Our hens have been without a rooster for a couple of months, ever since our wonderful rooster, Red, died. I think every flock of range poultry needs a gentlemanly rooster or two. Here are my reasons which are pure opinion based on observation:
  1. Order - a good rooster is the flock leader. Squabbling between hens seems to be much less with a rooster in charge.
  2. Locating the flock - in our pasture we're restoring, having a crowing rooster helps both me and adventurous hens locate the flock when it's not obvious
  3. Fertility - you can hatch your own chicks. This is really easy with a broody mama hen.
  4. I like roosters - they strut, they crow, they tackle hens in torrid spats of (brief) passion
So some of our friends up the holler raise hens, and had some excess roosters that they begged us to take. I picked them up this morning before work. They are beautiful Rhode Island Reds. When I introduce birds to an existing flock, I always do it at night. From experiance, any sex of chicken introduced during the day ends up getting it's butt kicked by every bird in the flock, or chased into the woods to be a bobcat snack. Introduced at night, the squabbling isn't too bad.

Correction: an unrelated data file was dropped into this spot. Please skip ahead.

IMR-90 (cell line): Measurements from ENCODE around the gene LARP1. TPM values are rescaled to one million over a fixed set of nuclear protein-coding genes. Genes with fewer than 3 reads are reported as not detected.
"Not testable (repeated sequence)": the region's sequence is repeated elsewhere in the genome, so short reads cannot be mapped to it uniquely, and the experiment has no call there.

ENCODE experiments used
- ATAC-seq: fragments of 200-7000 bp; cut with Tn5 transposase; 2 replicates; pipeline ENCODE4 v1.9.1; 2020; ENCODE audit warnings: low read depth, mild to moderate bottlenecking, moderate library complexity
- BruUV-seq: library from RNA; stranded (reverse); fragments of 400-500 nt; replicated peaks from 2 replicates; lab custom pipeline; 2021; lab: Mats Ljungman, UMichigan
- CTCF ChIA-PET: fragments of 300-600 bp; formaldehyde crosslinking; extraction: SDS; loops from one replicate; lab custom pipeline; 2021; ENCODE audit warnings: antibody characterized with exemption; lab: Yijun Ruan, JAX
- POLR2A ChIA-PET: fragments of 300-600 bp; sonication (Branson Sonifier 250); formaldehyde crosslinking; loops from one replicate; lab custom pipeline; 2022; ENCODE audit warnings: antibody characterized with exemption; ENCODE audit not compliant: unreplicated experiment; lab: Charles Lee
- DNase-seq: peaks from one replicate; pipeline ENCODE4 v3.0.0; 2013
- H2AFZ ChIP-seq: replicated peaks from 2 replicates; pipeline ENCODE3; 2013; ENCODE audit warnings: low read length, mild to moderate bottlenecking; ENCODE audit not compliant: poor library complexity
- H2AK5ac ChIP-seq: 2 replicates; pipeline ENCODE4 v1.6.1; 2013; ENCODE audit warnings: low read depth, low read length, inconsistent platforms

Thier business is the ladies and business is good!

Sunday, November 15, 2009

Turkey Dinners Dining

Here are some future Thanksgiving dinners having dinner. I found it ironic.

Here is a young Tom who is doing everything he can to show us that he's much better keeping as breeding stock that as someone's meal. Turkeys are pretty neat.

Friday, November 13, 2009

Molting Chickens

Our egg productionis really, really low still. This is because the hens have taken a break to shed then regrow new feathers, a process called molting, just in time for winter. This can be very awkward looking, like the hens have mange - check out the black hen in the (crappy) pic blow.

The low egg production can be pretty depressing, and sometimes it feels like the hens will never start laying. Having extra eggs is always a great thing - they make great holiday gifts. I'm looking forward to Carla's deviled eggs at Thanksgiving...they're so stinkin' good.

Thursday, November 12, 2009

Cheap Insulator

Part of the hotwire that I'm running down to the pasture from the charger at our house goes through parts of the holler in which there are no good trees to nail insulators on. I talked about this project here. I can't hammer a post or a piece of rebar in the ground to attach an insulator either because much of the sloping hillside is limestone bedrock and outcroppings. So I started making the insulators like the ones above.